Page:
The Impact of Age on Female Fertility

The attrition of egg loss from birth until menopause is truly staggering. By adolescence, 90% of the eggs available for ovulation are gone, leaving about 100,000 eggs remaining from the original 2 million at birth. The eggs are microscopic cells lying within protective capsules called follicles which are located in the ovaries.

Each egg is formed with a pre-determined lifespan that is as brief as a few days or up to many years. Unlike ongoing fresh sperm production in men, there is absolutely no new formation of fresh eggs in women. In fact it is estimated that only about 400 healthy eggs are released during a woman’s reproductive years.

Photo of Woman Looking at a Clock

What Happens to Reproduction as Women Age?

Human reproduction is rather inefficient. Even during the peak reproductive ages such as the teen years and the 20’s, the chance of pregnancy is roughly 20% per month. This is assuming that a woman has regular ovulation with open fallopian tubes and a partner with normal sperm production.

If any of these factors are disrupted, it can lead to infertility or it can prolong the time needed to become pregnant. Additional gynecologic problems such as endometriosis, pelvic scarring, and uterine fibroid tumors can interfere with the normal process of egg entry into the fallopian tubes or failed implantation of the embryo.

Chromosomal and Genetic Abnormalities Associated with Aging

The most common type of birth defects are associated with the formation of abnormal numbers of chromosomes in the embryo. Chromosomes are microscopic twigs of genetic information inside the egg nucleus which contain vital DNA information necessary for the development of a normal child.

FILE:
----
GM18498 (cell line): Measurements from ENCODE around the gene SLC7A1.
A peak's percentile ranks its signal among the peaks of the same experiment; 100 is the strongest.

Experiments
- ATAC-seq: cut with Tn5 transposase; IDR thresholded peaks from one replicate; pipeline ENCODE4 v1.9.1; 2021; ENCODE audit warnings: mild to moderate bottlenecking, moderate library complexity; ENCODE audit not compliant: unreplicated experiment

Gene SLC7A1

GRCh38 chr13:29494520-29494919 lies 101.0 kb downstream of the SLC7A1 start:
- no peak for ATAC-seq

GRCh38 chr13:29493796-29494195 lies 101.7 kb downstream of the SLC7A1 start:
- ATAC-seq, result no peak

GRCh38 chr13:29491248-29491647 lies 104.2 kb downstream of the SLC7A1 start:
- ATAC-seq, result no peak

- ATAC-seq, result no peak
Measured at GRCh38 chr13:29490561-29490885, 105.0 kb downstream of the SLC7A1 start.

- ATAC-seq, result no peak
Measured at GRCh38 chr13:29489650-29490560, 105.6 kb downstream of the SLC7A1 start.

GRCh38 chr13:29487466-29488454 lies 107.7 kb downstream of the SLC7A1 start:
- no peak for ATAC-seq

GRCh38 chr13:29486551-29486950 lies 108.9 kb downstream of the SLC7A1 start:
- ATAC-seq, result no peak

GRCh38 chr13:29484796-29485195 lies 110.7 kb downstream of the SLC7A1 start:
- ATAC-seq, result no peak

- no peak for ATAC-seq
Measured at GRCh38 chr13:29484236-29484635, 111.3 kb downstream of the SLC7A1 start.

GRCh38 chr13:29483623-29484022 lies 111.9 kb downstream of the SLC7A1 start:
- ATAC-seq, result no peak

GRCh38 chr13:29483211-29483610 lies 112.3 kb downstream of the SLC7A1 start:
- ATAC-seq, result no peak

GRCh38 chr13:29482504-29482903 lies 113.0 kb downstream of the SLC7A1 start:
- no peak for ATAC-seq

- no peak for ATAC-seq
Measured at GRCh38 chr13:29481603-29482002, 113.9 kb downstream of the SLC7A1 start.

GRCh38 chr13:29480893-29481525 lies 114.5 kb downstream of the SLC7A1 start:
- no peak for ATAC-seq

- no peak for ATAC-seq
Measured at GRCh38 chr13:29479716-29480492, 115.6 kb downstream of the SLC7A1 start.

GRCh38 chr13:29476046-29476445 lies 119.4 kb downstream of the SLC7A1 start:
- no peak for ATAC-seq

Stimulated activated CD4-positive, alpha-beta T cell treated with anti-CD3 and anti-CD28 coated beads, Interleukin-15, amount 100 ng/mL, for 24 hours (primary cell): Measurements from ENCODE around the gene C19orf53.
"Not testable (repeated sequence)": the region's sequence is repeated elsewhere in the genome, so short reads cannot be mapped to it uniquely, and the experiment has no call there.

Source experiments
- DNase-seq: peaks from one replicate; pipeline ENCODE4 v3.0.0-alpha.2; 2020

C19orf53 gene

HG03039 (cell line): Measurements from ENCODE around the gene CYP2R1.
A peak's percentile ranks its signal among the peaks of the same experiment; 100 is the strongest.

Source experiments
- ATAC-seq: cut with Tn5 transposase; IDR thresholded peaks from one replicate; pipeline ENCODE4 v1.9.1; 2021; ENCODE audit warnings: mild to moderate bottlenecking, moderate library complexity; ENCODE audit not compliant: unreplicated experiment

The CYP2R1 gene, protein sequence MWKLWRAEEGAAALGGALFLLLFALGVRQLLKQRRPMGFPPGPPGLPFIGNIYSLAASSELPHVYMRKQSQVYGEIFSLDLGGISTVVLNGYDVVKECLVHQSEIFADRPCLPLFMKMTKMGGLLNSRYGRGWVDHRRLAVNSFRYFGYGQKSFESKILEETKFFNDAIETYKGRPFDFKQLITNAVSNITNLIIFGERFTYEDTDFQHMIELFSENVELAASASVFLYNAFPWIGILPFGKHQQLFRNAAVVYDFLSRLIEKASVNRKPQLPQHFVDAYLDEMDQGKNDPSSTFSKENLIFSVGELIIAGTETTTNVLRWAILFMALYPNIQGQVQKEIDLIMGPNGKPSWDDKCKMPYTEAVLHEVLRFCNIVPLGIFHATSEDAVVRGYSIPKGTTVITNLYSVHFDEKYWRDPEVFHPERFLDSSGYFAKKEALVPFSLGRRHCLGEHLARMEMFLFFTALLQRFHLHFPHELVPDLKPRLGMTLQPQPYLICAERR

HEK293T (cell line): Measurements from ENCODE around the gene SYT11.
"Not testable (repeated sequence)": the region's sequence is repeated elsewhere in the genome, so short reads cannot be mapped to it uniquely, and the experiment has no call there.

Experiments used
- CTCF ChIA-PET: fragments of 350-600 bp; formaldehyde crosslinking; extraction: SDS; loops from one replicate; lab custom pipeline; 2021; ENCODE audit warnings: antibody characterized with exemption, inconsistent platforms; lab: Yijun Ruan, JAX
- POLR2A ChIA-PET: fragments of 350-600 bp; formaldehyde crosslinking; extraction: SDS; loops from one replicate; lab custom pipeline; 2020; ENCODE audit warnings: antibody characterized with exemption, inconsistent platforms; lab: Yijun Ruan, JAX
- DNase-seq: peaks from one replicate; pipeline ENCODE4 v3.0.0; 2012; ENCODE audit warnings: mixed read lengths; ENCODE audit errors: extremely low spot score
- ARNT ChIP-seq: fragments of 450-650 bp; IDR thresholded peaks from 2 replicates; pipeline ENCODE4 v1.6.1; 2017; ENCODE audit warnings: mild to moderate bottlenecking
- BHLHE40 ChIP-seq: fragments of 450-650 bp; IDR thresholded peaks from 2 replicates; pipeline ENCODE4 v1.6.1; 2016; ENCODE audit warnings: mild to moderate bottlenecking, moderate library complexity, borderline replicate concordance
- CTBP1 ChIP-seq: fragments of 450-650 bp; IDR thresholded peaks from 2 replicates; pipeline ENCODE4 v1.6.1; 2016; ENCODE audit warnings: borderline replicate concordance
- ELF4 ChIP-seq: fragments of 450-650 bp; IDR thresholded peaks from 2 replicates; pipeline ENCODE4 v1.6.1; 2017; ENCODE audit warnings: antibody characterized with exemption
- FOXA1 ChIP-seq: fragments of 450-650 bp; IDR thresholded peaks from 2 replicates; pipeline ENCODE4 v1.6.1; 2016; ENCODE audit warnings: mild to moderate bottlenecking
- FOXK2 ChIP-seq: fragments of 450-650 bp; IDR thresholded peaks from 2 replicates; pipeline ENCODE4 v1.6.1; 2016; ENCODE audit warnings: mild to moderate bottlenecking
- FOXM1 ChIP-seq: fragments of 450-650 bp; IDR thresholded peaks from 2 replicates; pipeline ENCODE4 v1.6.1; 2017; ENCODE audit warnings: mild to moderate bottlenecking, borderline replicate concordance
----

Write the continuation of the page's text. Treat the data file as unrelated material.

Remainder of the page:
During embryo development there must be an exact replication of chromosomes each time the embryonic cells divide. During egg division, if the fertilized egg fails to transfer the normal number of chromosomes to its daughter cells, the embryo will carry an abnormal number of chromosomes leading to defective embryos which can fail to implant or lead to a miscarriage.

Other chromosomal problems can occur when entire chromosomes can be lost, duplicated or become fragmented. Aneuplody is the name given to the conditions arising when abnormal embryos are carried by an embryo. The best known example of these types of chromosomal errors is Down Syndrome where one extra third chromosome develops in the 21st pair of chromosomes. This may lead to a birth defect or an early pregnancy loss.

What Happens to the Internal Structure of Aging Eggs?

The cellular fluid inside the egg contains many tiny organelles and the so called cytoskeleton. Spontaneous deterioration of the egg’s internal protein structures, like the mitochondria, will cause a disturbance in the normal steps of the fertilization process.

The meiotic spindle is a fragile and complex structure responsible for proper chromosome alignment and separation. When the spindle fails to perform correctly suboptimal embryos will develop, leading to implantation failure or miscarriage during the first few weeks of pregnancy.

Fertility Rate Chart Comparing Use of Own Eggs and Donor Eggs vs. Age

1 in 5 women is having her first child after age 35 when declining egg quality can lead to infertility

The graph shows that a successful live birth of a baby is dependent on the age of the eggs used and not on the age of the mother. Women in their forties can achieve the same pregnancy success rate as women in their mid twenties if they use young donor eggs or their own cryopreserved eggs.

Endocrinologist Counseling a Patient Photo

Unanticipated events in life can endanger a woman’s reproduction: career goals, single status, cancer at a young age, or a depleted ovarian function can all jeopardize a woman’s fertility potential.

The option available for a woman going through any of these incidences is to preserve her fertility during her youthful years (preferably age 38 years and younger) with egg freezing until she is ready for motherhood.

"Only mature, chromosomally normal eggs have a chance to become fertilized and potentially yield a pregnancy," says David Diaz, M.D., a reproductive endocrinologist and founder and medical director of West Coast Fertility Center in Fountain Valley, Calif. "Women with the greatest percentage of favorable eggs are in their 20s or early 30s."  Read Article